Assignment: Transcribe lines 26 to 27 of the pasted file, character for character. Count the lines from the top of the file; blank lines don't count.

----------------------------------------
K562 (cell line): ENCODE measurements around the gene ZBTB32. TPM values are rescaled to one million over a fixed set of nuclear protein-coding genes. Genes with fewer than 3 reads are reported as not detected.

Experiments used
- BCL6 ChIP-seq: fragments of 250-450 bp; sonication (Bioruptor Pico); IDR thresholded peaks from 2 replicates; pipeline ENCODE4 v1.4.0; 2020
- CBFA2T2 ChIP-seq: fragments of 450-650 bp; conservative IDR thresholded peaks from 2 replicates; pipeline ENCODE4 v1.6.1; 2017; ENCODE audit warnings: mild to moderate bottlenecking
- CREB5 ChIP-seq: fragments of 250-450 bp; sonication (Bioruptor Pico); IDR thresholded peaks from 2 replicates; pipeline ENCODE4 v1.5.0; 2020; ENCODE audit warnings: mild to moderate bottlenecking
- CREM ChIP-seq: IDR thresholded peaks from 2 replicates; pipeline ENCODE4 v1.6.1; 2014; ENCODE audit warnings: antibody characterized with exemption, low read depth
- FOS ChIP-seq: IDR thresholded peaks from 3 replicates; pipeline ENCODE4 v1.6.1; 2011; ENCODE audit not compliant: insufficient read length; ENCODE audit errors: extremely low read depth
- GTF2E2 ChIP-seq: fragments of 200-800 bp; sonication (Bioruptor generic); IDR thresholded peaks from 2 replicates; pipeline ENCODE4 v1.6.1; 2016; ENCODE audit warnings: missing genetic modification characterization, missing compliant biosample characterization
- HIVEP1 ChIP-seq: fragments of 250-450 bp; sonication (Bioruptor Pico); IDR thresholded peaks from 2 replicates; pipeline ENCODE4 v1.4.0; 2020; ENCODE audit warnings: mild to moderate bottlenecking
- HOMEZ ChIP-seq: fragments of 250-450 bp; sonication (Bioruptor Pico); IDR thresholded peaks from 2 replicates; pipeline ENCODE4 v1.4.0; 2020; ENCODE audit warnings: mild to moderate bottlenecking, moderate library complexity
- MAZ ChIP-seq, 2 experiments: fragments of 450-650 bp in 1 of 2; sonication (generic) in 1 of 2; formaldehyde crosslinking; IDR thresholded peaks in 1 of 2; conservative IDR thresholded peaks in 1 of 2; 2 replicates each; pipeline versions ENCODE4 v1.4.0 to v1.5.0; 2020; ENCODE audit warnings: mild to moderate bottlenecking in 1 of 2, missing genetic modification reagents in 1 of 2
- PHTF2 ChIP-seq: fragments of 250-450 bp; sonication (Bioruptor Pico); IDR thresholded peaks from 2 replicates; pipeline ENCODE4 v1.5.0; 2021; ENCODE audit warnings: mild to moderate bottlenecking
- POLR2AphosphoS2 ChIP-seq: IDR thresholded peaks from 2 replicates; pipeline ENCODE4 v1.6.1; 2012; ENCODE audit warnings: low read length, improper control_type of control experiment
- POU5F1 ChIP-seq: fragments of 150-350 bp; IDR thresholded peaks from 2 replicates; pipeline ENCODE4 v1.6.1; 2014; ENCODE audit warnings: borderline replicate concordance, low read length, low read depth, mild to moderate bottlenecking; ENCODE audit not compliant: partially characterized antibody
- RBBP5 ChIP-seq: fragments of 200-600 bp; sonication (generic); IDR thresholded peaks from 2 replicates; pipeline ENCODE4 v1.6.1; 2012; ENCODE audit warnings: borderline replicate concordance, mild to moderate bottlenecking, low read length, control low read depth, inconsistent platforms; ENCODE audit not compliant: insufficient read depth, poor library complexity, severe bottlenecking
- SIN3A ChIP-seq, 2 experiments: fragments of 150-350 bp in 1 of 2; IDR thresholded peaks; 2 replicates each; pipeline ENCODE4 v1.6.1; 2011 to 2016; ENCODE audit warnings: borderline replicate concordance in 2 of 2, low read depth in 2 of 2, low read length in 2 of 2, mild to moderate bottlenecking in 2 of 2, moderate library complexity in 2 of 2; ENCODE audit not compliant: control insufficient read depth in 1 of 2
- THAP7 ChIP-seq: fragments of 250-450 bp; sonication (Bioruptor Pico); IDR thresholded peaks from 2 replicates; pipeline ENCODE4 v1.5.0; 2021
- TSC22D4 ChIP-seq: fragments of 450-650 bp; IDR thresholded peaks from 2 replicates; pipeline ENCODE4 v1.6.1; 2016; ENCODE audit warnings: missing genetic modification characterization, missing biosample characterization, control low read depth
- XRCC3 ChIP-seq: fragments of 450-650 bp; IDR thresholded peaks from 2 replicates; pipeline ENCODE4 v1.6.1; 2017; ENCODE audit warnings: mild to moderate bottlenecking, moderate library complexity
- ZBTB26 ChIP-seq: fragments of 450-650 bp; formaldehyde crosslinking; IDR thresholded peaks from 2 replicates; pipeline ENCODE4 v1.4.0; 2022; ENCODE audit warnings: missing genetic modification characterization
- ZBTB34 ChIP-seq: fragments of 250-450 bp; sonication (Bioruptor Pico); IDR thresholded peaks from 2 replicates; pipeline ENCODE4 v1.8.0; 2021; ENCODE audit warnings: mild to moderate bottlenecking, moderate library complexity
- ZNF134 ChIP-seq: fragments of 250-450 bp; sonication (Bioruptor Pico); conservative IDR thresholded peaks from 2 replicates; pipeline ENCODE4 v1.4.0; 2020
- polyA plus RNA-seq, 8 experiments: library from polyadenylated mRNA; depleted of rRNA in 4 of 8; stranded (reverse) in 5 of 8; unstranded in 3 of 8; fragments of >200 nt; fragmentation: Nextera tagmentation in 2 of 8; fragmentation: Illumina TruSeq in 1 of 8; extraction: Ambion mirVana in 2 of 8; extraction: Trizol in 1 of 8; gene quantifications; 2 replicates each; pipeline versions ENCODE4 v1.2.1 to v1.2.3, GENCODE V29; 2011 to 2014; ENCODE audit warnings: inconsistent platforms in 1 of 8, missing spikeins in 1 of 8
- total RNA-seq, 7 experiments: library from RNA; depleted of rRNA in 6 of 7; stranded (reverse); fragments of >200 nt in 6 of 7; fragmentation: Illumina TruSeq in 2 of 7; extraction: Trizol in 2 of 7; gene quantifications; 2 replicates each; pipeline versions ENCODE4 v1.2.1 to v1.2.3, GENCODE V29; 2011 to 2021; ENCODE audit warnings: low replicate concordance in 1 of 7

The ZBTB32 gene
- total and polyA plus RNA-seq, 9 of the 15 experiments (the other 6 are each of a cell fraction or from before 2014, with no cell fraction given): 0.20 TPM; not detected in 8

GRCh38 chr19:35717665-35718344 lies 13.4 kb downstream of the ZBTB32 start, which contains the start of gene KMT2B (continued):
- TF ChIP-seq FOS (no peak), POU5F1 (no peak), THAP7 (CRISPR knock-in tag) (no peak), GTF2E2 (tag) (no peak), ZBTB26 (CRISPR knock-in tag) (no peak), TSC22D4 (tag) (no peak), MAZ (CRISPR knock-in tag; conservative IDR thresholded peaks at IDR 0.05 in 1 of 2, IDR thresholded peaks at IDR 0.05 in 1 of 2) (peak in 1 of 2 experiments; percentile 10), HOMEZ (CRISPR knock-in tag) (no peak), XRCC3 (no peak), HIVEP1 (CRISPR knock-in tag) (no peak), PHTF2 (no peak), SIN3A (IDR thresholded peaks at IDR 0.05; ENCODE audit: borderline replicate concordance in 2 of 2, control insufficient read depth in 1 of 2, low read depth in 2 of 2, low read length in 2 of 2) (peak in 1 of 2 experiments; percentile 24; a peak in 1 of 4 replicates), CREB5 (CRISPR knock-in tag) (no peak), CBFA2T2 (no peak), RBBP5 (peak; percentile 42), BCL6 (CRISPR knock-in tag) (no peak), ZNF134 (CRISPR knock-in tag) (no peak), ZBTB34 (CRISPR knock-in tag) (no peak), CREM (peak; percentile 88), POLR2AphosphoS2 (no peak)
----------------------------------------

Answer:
- total and polyA plus RNA-seq, 9 of the 15 experiments (the other 6 are each of a cell fraction or from before 2014, with no cell fraction given): 0.20 TPM; not detected in 8

GRCh38 chr19:35717665-35718344 lies 13.4 kb downstream of the ZBTB32 start, which contains the start of gene KMT2B (continued):